Director: Ryan Coogler Screenwriter: Ryan Coogler Cast: Letitia Wright, Lupita Nyong'o, Danai Gurira, Winston Duke, Dominique Thorne, Florence Kasumba, Michaela Coel, Tenoch Huerta, Martin Freeman, Angela Bassett Distributor: Walt Disney Studios Motion Pictures Running Time: 161 min. MPAA: PG-13

After the unfortunate death of Chadwick Boseman, making a Black Panther sequel presents a towering challenge. What do you do with the Afrofuturism superhero T’Challa now that the actor is gone? Do you recast or do you have a new character take on the mantle? Do you write the character out or acknowledge his death? The short answer is that Coogler not only finds a way to move on from Boseman while still making him a crucial part of this sci-fi/fantasy epic.

Wakanda Forever does not shy away from what happened with Boseman. The film opens with his death that is reflecting how the actor died of colon cancer and the grief that befell those who knew him. Within the narrative, T’Challa is given a funeral and the Black Panther mantle is essentially left vacant. Recovering from his death and taking on duties of leading the kingdom of Wakanda is Queen Mother Ramonda (Angela Bassett). She continues her royal duties by assuming the job of international representative while T’Challa’s sister Shuri (Letitia Wright) remains the culture’s lead engineer.

I like how Wakanda’s nature becomes far more defensive in the wake of the Black Panther’s death one year later. Untrusting of the world, Ramonda seems proven right in keeping her culture at a distance from nations seeking to steal their advanced Vibranium technology. What she doesn’t count on is a competing nation of similar power and loss, willing to take on the entire world.

That world is the underwater realm of Talokan, ruled over by the winged warrior Namor (Tenoch Huerta). At first glance, Talokan and Wakanda seem to be similar cultures. They shield their world from outsiders, utilize Vibranium, and come from backgrounds of colonization they aim to tackle. Of course, a key difference revealed in their opening scenes is that Wakanda won’t kill their invaders while Talokan will viciously slaughter any surface people poking their noses in the watery depths.

Tensions arise when the prodigy scientist Riri Williams (Dominique Thorne) becomes unwittingly thrown into an international incident when her tech is stolen and abused by the CIA. The American teenager becomes a target for her expertise which could bring about the end of both Wakanda and Talokan. Per the cultural perceptions, Wakanda wants to talk with her while Talokan would prefer she never talk again. It doesn’t take too long for a full-on war of sci-fi tribes to be on, complete with naval campaigns and high-speed chases.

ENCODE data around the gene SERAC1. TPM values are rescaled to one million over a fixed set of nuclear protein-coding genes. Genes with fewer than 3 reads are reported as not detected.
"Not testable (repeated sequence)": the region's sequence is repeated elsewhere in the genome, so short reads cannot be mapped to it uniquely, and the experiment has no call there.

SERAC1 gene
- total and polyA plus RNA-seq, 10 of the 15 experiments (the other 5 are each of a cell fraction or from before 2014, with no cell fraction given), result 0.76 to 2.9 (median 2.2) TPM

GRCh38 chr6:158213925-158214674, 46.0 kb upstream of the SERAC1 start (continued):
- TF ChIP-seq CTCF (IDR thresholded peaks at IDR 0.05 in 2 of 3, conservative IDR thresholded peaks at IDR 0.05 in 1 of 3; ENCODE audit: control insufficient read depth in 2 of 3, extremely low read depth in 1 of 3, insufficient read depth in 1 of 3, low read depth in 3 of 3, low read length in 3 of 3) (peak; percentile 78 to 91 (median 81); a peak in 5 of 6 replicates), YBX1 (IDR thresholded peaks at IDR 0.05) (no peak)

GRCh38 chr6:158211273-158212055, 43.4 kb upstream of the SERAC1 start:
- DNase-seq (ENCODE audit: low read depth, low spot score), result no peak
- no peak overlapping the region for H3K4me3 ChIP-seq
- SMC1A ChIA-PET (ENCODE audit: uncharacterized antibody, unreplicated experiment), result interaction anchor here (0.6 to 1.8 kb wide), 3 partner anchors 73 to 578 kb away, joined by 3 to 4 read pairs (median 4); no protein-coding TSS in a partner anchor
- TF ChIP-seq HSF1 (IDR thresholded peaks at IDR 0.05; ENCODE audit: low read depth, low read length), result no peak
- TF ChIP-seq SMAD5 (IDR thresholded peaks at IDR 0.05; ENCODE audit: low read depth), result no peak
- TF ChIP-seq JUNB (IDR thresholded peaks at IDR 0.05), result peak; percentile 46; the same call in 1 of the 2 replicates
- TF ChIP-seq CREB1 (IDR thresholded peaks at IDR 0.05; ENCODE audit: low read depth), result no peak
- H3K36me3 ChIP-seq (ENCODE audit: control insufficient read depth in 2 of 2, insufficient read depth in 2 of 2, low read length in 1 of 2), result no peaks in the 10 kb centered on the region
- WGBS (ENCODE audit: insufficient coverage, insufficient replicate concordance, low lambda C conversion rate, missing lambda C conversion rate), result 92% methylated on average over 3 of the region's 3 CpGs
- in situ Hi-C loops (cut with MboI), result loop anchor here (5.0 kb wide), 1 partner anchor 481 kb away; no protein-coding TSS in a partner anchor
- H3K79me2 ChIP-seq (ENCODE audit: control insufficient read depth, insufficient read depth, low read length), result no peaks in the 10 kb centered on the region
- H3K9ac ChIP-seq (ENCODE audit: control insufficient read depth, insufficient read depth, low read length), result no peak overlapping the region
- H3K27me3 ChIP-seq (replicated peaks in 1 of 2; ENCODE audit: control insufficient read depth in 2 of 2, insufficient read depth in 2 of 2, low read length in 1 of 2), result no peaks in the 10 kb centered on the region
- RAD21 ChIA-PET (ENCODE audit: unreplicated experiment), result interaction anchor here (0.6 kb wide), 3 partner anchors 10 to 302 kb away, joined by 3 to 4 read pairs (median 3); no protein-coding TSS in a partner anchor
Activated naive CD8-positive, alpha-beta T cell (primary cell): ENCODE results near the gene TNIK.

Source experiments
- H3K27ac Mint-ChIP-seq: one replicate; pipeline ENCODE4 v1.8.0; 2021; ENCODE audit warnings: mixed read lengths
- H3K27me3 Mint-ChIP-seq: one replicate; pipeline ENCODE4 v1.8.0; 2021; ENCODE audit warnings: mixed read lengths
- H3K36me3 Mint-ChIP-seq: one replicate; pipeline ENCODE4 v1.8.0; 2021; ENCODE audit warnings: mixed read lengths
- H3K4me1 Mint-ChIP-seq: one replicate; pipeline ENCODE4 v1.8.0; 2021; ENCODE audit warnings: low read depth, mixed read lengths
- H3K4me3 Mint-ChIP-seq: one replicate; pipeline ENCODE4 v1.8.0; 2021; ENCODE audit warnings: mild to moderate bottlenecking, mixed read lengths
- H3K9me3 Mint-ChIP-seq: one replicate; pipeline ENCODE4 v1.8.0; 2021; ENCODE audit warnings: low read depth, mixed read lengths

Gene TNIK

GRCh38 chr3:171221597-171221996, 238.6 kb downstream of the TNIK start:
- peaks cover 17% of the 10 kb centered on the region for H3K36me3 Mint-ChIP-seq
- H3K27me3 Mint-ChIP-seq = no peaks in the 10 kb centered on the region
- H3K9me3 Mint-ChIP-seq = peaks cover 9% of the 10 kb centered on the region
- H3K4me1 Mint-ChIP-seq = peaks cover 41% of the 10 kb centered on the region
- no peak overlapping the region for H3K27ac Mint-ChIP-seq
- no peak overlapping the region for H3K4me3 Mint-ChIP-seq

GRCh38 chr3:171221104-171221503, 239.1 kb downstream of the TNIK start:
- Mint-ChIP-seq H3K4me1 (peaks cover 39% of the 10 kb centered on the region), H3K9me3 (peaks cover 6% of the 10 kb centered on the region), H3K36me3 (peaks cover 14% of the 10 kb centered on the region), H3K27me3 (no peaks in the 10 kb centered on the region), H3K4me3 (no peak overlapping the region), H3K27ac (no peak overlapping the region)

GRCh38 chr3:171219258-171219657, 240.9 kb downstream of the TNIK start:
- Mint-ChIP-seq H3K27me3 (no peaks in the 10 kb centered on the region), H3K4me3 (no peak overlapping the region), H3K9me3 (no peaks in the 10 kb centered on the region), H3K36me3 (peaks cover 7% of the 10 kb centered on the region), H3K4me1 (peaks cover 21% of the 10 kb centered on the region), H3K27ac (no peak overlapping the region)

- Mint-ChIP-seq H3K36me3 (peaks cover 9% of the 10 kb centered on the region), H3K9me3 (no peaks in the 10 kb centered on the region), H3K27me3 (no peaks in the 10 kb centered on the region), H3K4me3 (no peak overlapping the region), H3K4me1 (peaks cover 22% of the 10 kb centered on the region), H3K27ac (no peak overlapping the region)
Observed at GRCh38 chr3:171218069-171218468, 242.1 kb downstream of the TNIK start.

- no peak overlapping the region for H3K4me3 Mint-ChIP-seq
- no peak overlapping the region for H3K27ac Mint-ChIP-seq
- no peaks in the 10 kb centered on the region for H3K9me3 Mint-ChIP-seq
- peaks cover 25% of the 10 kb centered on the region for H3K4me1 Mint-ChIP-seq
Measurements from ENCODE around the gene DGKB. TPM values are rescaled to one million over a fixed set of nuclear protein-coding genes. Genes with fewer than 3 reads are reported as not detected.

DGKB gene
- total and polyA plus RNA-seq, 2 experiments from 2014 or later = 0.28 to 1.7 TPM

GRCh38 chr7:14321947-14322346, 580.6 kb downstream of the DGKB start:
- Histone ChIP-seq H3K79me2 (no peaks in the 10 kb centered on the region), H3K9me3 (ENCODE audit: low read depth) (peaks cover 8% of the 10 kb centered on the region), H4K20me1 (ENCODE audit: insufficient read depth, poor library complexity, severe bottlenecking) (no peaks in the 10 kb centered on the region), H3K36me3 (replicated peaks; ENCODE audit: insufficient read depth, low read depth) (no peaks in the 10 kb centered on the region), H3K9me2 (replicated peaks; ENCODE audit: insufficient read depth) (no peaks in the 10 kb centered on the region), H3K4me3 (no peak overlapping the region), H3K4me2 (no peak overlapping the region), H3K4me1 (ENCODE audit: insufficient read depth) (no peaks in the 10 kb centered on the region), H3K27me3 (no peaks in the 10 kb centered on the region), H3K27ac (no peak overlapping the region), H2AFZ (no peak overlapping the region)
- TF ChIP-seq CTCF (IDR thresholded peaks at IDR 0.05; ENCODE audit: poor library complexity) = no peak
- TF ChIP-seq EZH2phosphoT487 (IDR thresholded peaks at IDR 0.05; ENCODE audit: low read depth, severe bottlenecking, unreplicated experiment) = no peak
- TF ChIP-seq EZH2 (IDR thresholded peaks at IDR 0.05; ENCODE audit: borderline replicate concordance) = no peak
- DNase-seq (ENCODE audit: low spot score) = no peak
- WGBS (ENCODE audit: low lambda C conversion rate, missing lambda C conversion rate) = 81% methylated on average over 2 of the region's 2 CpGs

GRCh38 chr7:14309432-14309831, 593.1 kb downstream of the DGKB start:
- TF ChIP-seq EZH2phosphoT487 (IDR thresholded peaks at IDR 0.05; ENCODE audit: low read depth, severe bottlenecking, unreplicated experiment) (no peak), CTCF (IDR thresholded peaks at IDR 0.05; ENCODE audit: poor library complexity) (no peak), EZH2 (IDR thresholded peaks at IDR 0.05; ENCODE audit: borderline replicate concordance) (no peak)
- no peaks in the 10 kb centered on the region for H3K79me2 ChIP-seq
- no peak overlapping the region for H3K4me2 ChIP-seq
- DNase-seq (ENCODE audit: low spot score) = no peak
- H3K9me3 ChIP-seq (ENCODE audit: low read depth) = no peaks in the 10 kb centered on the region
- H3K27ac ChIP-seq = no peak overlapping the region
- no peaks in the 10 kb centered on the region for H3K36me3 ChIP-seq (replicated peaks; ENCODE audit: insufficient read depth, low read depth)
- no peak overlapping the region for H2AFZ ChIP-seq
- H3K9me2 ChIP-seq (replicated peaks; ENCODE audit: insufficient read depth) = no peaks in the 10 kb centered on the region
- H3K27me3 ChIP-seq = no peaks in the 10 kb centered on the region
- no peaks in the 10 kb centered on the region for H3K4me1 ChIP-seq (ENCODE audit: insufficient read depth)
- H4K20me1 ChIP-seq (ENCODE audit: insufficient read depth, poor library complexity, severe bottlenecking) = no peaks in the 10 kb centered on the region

Wakanda Forever sprawls out with so many characters and conflicting views on leadership and politics that it can be easy to become lost in its spy-thriller leanings. While it was easy to get back into the swing of things with the stern dry humor of the War Dog Okoye (Danai Gurira) and the eccentrically brash warrior M’Baku (Winston Duke), it doesn’t feel like there’s much time to be reacquainted with the distancing Nakia (Lupita Nyong’o) or the CIA Agent Everett Ross (Martin Freeman). Ross, in particular, is used so sparingly that it feels like footage from another Marvel movie accidentally got spliced into this picture. I would’ve preferred much more time with Riri considering how she struggles to gain screentime in a film that cuts up her role to the point that the film inexplicably reminds you “Oh, yeah, Riri is also Ironheart, the spiritual continuance of Iron Man.”

Where the film succeeds best is in its heartfelt messages of moving on from tragedy. In some ways, the film follows the familiar motions of the first film, finding Shuri placed in a similar series of events as T’Challa. Thankfully, there’s an interesting twist to how Shuri must rise up as more than just the next Wakandan to throw on the iconic panther outfit. I really loved how the film presents a rocky internal conflict for Shuri to grapple with, where grief and revenge are two things she needs to learn to grapple with. She gets to learn these lessons the hard way by watching the horrors of rash decisions and how they ultimately lead to more chaos and death rather than prevent it.

Namor becomes an infinitely more intriguing character from this angle. While he does wish to see the world burn for humanity’s misdeeds, his messy lineage and sour outlook on the world become more than understandable. His concerns are much grander than that of Killmonger but not completely entrenched that he’s not open to diplomacy. For a character who could easily look silly for having wings on his feet, he’s easily one of the best villains of Marvel’s Phase IV with heavy concerns on his mind. Even better, the ultimate resolution of the picture is not so simple as killing off Namor to keep his warring nation at bay.

Wakanda Forever is a surprisingly heartfelt Black Panther sequel that serves well as both a tribute to Boseman and a strong continuance of the lore. For a film that ultimately feels as though it’s obliged to have an action-packed finale slathered in CGI, it ends on a meaningful note of coming to terms with the passage of time and having a wee bit of hope for the future. This all leads to one of the most important mid-credit Easter eggs that is not about who will be the next villain or what movie Black Panther will show up in next. It’s a final scene of closure and comfort, making this film feel more like its own strong story of warring kingdoms and not just a bridge picture until the next Avengers event.

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